“Walking slowly allowed me to really appreciate everything around me in a way I’d not experienced before,” she says. “And it was so different not having a purpose to my walk. We’re all so afraid of not keeping up with the pace of everyone else, but it made me realise it’s okay to slow down.”

The big ask

Once your senses are ‘tuned up’, it’s time for that all-important question.

I have to admit I struggled with mine, worrying I would either make it too meaningless (i.e. ‘what colour should those kitchen curtains be’) or too meaningful (‘is there other life in the cosmos’), but David advises you stick to anything you’d like fresh answers to, such as ‘where should I buy a new house’ or ‘how can I make more friends’.

“People often panic and think they only have a single shot at it but of course they can come back to Street Wisdom again and again,” he says. “It’s not an exam, it doesn’t have to be the ultimate question – it’s more of a direction setting.”

And ultimately it’s your personal journey so there are no set rules.

On my walk I was bombarded with advertising hoardings displaying photos of meals we’d enjoyed as a family; a graffiti ‘hi’ on the wall with a heart over the ‘i’; a deep red leaf and a succession of couples holding hands. For me, this all pointed towards a realisation that I didn’t need to ‘do’ anything to support my husband, love and companionship was enough – but someone else might have interpreted these ‘cues’ entirely differently of course.

Tom and my friend Lisa both came up with the same question: “how can I relax more”, and while Tom noticed lots of symbols for time management and self-care – diaries and calendars in shop windows, a Give Way sign, a box with ‘lounge’ written on it (surely a motto for a good life) – Lisa’s experience was more auditory.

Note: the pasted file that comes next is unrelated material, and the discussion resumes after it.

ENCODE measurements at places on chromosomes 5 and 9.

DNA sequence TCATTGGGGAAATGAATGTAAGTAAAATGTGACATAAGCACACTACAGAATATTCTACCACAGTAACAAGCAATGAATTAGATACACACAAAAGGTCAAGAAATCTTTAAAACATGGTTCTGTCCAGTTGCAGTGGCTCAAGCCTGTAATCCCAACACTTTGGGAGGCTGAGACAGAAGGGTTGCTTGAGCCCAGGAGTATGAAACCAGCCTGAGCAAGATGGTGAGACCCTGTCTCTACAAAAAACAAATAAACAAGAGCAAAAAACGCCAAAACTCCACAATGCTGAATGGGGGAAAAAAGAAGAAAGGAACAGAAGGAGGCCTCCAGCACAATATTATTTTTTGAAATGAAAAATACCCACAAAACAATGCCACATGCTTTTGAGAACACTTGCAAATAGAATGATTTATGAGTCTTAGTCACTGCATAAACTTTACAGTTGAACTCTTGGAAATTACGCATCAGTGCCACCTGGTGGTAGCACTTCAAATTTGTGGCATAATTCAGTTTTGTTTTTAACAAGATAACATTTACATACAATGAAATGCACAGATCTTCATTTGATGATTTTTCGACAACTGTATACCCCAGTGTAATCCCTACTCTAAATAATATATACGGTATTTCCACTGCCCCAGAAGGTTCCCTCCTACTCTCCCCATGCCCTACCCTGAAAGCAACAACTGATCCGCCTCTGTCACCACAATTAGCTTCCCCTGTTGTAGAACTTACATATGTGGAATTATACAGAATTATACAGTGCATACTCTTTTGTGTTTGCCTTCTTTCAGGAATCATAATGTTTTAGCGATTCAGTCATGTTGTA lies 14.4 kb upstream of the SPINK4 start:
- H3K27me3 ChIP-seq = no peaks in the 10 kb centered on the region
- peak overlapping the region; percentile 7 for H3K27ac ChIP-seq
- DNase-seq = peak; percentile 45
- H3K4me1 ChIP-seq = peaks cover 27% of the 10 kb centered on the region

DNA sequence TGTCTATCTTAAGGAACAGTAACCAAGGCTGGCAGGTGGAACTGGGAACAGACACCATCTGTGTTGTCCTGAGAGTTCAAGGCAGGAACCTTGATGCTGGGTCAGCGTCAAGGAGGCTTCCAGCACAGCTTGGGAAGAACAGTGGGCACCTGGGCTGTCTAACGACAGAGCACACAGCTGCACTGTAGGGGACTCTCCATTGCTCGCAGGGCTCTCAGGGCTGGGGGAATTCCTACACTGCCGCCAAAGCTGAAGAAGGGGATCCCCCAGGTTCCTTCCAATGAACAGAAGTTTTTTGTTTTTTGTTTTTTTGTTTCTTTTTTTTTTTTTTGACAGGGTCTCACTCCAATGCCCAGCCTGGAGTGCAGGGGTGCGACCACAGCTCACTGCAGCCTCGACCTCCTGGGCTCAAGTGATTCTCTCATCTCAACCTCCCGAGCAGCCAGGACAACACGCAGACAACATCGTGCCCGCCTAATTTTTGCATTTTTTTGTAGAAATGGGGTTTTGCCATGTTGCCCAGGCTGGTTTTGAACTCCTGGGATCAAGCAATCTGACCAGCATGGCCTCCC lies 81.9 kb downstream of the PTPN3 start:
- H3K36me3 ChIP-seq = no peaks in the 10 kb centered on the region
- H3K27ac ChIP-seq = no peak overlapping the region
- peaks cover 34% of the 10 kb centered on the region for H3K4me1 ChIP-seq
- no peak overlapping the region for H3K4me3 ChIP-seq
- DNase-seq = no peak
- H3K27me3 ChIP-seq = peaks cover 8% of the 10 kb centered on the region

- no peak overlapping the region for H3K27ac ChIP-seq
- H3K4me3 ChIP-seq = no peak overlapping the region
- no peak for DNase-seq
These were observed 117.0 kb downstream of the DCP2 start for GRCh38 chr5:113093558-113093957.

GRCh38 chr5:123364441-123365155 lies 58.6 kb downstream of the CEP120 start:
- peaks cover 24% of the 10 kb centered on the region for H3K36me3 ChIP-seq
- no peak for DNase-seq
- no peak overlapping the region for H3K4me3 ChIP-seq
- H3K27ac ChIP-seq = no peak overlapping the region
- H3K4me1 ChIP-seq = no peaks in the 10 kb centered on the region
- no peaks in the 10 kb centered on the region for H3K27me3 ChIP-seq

“Within minutes of my walk, my eye caught sight of a leaf falling very slowly and quietly from a tree and it immediately made me think about how much I needed to slow down,” she says. “I noticed the sounds that had annoyed me earlier in the day – car horns, road works etc – were no longer affecting me and I was appreciating them for their tone and texture, rather than how loud or annoying they were. It made me realise how noise sensitive I am usually.”

Street savvy

But of course Street Wisdom isn’t right for everyone. My friend Alison, asked what her next job should be – childcare or retail – but felt as muddled by the choice afterwards as she did before, even though she’d seen a business card on the ground with the words ‘Right Step’, and a sign saying ‘Children Welcome’.

David says if nothing much seems to be happening, don’t force it. “Sometimes wisdom doesn’t shout, it whispers, and that breakthrough moment might appear but not in the way you expect,” he says.

Street Wisdom isn’t (and doesn’t claim to be) anything magical. The street can’t physically give you answers, but the process helps you tap into life’s natural synchronicity, and it’s a fun way of allowing us to be more aware of the answers to our problems – answers that already lies within us.

If nothing else, Street Wisdom gives us an excuse for physical space and time to unravel our thoughts; the structure to spend a couple of hours doing nothing but worrying about ourselves – and if we could all do that more every day, just think how much better we’d all feel about ourselves.


First published in Natural Health

1 thought on “The walk of life: my Street Wisdom journey